Just finished watching the Women’s Rugby World Cup finals and I have to say, while I did say it would be a close match, I didn’t think it would be New Zealand 13, England 10 close! And I whiffed it on the score prediction (just another reason I don’t usually do score predicts). The match was exciting and while the Black Ferns racked up three yellow cards in the match (really? Three yellow cards?)
The match started off with both sides facing down in front of the record 13,000+ fans at Twickenham Stoop. The Black Ferns began with the traditional Haka, the Maori war dance performed by New Zealand sports teams before matches, and the English facing them off unafraid during the Haka.
After trading penalty kick misses by New Zealand’s center Kelly Brazier and England’s fly-half Katy McLean, the Black Ferns finally put the first points on the board with less than ten minutes to go before halftime by wing Carla Hohepa. Followed by a successful Brazier conversion kick saw New Zealand carry a 7-0 lead into halftime, after a late penalty kick by McLean bounced off of the upright.
Quickly after the second half began, England finally put their first points on the board from a McLean penalty kick. While the Brits drew the match even at 10-10 with 20 minutes to go, New Zealand squeaked out a win by the luck of Brazier’s boot – as she slotted the winning penalty kick with 15 minutes to go.
The New Zealand All Blacks have been given notice going into the 2011 Rugby World Cup – the women’s team lived up to their end of the deal and now the men need to work up to their potential next year.
As a quick note, I’d like to give the International Rugby Board big props for livestreaming Sky News’ broadcast of some of the Women’s RWC matches, including the championship. It was a great way to help build the women’s rugby fan base and while the broadcast rights to the Men’s RWC have already been locked down (way to go NBC!) I hope there will be a way to catch the matches live online as well.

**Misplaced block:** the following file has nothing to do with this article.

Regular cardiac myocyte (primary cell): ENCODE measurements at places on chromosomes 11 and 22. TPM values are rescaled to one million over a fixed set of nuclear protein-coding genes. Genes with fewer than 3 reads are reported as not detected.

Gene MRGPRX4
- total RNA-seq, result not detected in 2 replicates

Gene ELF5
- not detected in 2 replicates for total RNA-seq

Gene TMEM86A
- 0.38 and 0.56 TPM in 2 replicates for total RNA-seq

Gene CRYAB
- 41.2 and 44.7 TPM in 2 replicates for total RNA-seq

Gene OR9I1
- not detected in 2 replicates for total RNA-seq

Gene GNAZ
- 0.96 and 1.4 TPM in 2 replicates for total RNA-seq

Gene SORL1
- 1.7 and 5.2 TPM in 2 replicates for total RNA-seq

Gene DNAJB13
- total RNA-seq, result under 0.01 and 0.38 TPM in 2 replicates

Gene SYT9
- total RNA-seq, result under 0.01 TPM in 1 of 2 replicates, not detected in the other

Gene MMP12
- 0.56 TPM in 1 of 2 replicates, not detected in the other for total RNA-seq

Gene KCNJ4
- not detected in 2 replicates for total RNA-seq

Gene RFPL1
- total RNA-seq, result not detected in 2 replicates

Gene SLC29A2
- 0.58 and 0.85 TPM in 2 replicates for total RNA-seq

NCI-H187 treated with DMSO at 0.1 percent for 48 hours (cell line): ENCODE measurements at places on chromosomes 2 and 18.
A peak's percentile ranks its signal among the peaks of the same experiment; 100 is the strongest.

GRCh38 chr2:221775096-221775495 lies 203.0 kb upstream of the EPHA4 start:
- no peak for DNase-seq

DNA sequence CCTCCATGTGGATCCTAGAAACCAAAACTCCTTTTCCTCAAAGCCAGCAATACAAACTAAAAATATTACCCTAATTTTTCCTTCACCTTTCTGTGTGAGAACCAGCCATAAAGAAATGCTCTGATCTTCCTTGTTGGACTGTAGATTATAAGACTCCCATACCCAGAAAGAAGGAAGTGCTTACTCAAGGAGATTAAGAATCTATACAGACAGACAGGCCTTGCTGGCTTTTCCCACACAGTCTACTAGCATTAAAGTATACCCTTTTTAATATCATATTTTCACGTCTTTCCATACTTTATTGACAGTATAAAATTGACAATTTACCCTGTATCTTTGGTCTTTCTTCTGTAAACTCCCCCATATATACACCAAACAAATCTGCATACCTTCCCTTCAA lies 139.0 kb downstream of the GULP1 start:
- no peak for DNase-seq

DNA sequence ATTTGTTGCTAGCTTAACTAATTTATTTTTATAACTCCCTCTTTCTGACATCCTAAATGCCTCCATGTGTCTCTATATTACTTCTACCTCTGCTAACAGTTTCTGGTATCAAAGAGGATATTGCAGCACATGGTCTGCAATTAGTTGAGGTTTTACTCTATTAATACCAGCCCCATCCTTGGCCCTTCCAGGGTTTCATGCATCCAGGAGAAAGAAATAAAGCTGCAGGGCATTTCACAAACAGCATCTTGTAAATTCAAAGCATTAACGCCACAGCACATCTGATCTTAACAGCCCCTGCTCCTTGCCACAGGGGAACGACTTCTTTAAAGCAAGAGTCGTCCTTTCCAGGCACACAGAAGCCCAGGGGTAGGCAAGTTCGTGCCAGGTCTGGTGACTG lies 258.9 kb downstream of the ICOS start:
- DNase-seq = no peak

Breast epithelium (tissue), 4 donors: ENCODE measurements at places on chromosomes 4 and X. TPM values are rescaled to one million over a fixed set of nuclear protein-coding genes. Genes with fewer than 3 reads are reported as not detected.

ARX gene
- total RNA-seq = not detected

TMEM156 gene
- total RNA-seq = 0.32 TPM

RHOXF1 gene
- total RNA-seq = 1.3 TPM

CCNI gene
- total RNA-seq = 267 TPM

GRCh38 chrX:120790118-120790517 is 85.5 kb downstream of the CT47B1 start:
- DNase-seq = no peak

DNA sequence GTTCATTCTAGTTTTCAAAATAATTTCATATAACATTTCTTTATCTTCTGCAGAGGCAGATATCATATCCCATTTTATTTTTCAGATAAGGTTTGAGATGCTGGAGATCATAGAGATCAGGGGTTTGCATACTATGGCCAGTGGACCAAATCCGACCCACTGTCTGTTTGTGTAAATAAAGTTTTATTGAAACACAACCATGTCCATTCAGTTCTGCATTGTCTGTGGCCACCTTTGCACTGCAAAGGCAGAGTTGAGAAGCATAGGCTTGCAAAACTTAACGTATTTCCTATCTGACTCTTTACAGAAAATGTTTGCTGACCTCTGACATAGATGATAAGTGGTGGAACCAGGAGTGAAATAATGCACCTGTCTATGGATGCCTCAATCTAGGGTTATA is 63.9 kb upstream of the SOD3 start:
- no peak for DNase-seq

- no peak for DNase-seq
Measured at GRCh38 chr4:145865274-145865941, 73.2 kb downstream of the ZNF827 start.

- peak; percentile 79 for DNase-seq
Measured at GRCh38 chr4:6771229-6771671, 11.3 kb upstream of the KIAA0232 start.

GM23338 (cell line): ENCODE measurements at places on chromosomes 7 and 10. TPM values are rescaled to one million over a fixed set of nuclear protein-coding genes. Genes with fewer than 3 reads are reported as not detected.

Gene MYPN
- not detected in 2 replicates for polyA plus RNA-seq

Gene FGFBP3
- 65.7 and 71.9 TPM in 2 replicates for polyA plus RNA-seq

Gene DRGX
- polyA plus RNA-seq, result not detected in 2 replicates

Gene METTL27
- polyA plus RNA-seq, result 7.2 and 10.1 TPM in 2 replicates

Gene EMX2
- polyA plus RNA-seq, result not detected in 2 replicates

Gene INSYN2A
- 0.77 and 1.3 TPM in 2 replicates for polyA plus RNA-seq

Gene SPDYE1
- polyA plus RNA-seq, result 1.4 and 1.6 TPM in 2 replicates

The scores from the other WRWC matches:
Third Place Match – Australia 22, France 8
Australia racked up their best Women’s RWC finish ever, beating the French 22-8. The Aussies kept it close against England, and except for a few missteps might have seen themselves facing off against the Black Ferns in the finals. Australia stormed out to a 22-3 lead at halftime, but played the second half a bit deflated while the French defense tightened up and held the Aussies scoreless the rest of the match.
Fifth Place Match – United States 23, Canuckistan (Canada) 20
The United States, former Women’s RWC champions in 1991, slipped past Canada in a match that went back and forth throughout the first half. Thanks to a flurry of play, the Eagles found themselves facing an early 3-10 deficit to the team from the Great Frozen North. Thanks to a one-woman advantage, courtesy of Canada’s Sarah Ulmer who was sent to the sin bin for 10 minutes, the Eagles took the lead when wing Vanesha McGee hit captain Ashley English for their first try of the game. Although Canada went into the half with a 17-11 lead, the Eagles scored twice in the first ten minutes of the second half to regain and extend their lead, holding on against a furious Canuck onslaught as the game drew to a close.
Seventh Place Match – Ireland 32, Scotland 8
In this face off of Celtic rivals, Scotland never appeared to get their feet solidly underneath them as Ireland sprinted out to a 15-0 lead before the first 20 minutes of play ended. While the Scots scored to cut the lead to 15-5, and started to assert themselves more, adding a three-point penalty kick before halftime to reduce Ireland’s lead to 15-8, Scotland got no closer to victory.
Ninth Place Match – Wales 29, South Africa 17
Wales returned the 15-10 loss they suffered to South Africa during pool play in this years RWC with a ninth-place win, and hopefully a positive mindset to carry into this off-season. Welsh fullback Naomi Thomas scored two tries in the first half and fly-half Awen Thomas took over kicking duties from fly-half Laura Prosser (who was having an off-day with two missed penalty kicks and two missed conversions) to put Wales ahead 17-0 at the break.
11th Place Match – Kazakhstan 12, Sweden 8
In a game that might have made mythical Kazakh reporter Borat smile, the Asian regional champions notched their first win of the 2010 Rugby World Cup campaign with a victory over Sweden. While Kazakhstan, who had not scored a try the entire tournament, finally found the goal line, it was Sweden who was off target – as captain and fly-half Ulrika Andersson-Hall missed three kicks, and replacement Lina Norman missed an additional conversion for the Swedes.